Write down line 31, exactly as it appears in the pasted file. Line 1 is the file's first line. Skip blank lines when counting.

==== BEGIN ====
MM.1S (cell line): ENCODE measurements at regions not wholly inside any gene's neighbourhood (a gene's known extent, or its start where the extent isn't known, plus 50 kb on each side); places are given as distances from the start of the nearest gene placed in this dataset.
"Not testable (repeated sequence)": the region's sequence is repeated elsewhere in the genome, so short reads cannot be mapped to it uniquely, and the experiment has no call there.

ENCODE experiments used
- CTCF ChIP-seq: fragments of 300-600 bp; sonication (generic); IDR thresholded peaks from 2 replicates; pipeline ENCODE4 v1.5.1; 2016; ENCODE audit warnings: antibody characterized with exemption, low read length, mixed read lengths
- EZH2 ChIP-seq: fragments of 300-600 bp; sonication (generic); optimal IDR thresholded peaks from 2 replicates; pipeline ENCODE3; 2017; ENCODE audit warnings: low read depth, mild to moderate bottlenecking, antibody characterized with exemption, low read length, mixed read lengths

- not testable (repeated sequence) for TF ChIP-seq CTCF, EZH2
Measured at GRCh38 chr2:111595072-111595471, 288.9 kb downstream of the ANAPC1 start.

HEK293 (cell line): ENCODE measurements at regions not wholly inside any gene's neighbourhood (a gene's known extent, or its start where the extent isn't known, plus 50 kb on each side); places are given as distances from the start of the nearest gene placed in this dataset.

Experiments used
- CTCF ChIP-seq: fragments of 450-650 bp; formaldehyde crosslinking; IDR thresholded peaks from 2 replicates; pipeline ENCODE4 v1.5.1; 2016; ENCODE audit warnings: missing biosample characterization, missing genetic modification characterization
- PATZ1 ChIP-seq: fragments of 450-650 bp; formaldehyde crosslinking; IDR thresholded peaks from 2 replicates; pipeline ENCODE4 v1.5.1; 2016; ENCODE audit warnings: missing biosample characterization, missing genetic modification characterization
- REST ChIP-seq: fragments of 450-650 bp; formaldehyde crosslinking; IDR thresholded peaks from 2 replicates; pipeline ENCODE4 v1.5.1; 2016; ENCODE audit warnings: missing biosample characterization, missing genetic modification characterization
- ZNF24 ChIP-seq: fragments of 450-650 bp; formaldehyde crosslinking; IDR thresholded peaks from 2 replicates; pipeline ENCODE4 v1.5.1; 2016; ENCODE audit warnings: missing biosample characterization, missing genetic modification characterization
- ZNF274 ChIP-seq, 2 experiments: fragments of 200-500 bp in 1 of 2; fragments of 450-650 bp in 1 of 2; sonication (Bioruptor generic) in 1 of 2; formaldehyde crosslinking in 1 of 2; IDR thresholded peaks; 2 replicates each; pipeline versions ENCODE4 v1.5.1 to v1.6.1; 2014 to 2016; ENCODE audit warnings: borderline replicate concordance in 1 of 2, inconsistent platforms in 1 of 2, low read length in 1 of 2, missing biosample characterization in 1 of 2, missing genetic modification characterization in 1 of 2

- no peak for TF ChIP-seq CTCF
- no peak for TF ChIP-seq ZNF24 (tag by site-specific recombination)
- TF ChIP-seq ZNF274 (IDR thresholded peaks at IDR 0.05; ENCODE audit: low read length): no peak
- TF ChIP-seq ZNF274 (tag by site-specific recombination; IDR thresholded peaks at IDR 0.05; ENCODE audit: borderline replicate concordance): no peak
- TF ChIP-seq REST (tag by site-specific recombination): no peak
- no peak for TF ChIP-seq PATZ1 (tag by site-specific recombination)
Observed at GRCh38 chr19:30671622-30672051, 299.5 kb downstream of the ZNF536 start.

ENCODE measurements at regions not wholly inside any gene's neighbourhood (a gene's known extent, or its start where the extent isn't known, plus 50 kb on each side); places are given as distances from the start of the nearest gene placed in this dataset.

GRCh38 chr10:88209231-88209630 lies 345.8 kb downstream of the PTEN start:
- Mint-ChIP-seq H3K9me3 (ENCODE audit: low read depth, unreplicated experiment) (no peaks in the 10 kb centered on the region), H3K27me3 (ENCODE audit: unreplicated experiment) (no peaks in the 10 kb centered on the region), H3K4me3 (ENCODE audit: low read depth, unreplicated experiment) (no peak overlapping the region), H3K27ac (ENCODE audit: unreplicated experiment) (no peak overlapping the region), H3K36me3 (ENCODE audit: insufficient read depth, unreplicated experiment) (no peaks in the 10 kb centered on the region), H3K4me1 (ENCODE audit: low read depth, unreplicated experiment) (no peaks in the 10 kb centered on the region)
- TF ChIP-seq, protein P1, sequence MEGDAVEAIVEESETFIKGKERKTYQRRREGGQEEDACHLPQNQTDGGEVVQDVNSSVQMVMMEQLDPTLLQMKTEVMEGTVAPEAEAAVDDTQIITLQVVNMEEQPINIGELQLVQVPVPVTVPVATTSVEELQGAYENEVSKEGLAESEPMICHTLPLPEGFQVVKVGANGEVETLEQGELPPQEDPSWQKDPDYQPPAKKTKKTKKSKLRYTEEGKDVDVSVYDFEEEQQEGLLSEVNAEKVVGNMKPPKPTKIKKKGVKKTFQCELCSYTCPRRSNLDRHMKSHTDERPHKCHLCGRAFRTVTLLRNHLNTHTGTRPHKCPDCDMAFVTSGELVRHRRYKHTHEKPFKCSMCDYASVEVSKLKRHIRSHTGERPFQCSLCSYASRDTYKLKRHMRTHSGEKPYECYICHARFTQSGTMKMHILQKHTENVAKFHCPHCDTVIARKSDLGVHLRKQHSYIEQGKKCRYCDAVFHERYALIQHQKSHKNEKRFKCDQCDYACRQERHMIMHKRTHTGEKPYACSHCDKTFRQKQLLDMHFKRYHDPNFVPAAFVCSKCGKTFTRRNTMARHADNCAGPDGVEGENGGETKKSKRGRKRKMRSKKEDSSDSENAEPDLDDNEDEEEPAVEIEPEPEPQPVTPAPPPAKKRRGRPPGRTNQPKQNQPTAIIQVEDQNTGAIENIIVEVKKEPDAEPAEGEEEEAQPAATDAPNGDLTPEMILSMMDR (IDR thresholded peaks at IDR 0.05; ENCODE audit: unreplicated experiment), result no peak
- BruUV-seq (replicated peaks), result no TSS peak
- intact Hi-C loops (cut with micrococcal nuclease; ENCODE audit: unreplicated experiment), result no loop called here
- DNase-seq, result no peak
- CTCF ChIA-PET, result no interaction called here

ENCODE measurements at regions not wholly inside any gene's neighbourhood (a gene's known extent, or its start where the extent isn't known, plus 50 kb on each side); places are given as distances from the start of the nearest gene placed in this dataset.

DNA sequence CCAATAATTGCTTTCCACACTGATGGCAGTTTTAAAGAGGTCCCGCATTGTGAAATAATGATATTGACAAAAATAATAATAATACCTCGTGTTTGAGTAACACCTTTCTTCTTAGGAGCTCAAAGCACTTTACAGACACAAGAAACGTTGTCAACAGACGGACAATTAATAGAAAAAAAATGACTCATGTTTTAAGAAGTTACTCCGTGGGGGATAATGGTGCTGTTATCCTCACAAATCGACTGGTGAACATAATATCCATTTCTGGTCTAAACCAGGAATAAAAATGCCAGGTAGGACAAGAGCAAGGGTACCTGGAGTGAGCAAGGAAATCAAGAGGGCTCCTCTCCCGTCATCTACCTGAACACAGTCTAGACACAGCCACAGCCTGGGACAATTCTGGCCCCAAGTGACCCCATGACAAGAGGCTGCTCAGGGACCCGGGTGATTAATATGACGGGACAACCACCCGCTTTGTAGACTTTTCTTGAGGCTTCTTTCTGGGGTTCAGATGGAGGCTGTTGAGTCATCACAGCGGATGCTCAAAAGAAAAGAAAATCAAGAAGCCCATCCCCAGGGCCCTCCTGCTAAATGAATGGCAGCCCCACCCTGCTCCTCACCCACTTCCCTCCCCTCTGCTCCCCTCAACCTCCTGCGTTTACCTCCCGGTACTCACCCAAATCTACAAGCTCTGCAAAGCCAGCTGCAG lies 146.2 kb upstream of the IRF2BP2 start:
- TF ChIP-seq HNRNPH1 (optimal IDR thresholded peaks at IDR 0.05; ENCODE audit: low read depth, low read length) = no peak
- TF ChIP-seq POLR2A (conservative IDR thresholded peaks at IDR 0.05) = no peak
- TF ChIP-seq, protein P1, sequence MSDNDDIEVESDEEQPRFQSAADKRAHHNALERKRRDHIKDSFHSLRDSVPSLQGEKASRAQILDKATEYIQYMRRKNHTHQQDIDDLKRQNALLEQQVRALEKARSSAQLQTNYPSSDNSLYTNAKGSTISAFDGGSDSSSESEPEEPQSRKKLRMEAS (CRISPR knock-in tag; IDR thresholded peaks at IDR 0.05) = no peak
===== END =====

DNA sequence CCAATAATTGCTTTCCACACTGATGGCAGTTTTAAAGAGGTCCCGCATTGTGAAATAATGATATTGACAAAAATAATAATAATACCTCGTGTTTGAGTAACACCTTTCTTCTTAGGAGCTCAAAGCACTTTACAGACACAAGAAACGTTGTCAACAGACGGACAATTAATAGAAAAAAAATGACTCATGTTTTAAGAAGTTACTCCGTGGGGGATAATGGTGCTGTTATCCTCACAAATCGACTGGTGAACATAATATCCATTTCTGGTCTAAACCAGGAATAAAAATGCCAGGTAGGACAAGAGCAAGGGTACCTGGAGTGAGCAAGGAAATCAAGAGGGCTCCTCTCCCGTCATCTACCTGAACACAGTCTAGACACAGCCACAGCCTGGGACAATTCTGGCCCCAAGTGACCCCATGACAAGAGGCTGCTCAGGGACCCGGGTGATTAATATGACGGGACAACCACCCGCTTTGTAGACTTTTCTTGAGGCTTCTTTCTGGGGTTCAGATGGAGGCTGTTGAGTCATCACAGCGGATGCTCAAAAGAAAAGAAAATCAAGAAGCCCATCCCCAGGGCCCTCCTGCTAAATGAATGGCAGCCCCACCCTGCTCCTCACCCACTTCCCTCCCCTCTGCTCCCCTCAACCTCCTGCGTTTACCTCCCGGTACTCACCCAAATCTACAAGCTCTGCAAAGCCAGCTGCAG lies 146.2 kb upstream of the IRF2BP2 start: